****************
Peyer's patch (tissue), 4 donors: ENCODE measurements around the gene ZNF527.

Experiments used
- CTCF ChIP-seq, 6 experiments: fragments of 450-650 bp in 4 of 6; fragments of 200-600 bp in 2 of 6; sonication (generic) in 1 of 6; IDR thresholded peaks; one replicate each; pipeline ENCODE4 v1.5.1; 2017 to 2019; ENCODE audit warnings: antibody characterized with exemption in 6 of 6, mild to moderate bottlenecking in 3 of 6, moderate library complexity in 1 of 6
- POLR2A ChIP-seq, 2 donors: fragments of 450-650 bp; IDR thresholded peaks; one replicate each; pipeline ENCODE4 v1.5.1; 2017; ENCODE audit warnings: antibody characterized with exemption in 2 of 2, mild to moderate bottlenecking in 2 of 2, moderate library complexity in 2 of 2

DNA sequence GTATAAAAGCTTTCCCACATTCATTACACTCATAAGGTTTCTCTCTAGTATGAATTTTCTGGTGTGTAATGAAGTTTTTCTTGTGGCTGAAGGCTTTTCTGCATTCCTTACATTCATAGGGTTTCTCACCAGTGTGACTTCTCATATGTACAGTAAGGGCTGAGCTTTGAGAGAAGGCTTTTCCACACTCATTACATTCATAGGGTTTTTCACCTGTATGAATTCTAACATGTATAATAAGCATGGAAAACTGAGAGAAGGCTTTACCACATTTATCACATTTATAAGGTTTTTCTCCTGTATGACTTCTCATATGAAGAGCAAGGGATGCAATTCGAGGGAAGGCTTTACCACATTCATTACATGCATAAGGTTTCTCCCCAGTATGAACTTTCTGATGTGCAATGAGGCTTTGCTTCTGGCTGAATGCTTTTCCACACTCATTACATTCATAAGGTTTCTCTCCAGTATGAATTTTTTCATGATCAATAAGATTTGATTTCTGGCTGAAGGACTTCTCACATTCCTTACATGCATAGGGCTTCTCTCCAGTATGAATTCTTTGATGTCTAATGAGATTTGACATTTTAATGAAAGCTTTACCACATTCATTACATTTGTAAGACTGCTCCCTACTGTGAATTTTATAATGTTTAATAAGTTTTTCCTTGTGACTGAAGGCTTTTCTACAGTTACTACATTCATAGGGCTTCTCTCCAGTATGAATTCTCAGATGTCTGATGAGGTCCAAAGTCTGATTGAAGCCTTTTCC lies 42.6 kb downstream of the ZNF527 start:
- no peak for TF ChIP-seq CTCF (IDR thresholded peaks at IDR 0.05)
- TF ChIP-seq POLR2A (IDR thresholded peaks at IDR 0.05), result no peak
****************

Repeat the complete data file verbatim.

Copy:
Peyer's patch (tissue), 4 donors: ENCODE measurements around the gene ZNF527.

Experiments used
- CTCF ChIP-seq, 6 experiments: fragments of 450-650 bp in 4 of 6; fragments of 200-600 bp in 2 of 6; sonication (generic) in 1 of 6; IDR thresholded peaks; one replicate each; pipeline ENCODE4 v1.5.1; 2017 to 2019; ENCODE audit warnings: antibody characterized with exemption in 6 of 6, mild to moderate bottlenecking in 3 of 6, moderate library complexity in 1 of 6
- POLR2A ChIP-seq, 2 donors: fragments of 450-650 bp; IDR thresholded peaks; one replicate each; pipeline ENCODE4 v1.5.1; 2017; ENCODE audit warnings: antibody characterized with exemption in 2 of 2, mild to moderate bottlenecking in 2 of 2, moderate library complexity in 2 of 2

DNA sequence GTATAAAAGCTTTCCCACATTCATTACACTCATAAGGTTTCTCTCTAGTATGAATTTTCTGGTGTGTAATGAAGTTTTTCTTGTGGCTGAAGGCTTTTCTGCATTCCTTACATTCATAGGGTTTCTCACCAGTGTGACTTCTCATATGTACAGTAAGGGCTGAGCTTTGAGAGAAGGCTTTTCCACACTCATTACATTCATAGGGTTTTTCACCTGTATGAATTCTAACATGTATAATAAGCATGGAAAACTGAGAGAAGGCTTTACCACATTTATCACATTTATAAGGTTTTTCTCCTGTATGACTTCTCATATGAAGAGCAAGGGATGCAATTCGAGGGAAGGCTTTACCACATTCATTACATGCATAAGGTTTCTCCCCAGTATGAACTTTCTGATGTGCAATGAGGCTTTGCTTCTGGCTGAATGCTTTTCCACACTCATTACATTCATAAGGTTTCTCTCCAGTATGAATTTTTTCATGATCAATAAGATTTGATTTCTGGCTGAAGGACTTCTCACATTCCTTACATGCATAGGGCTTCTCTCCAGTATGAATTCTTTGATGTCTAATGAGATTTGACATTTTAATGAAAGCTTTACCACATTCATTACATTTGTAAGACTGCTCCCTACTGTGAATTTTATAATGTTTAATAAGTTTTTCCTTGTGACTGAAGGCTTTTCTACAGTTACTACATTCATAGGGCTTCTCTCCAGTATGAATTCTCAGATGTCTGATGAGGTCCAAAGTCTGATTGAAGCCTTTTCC lies 42.6 kb downstream of the ZNF527 start:
- no peak for TF ChIP-seq CTCF (IDR thresholded peaks at IDR 0.05)
- TF ChIP-seq POLR2A (IDR thresholded peaks at IDR 0.05), result no peak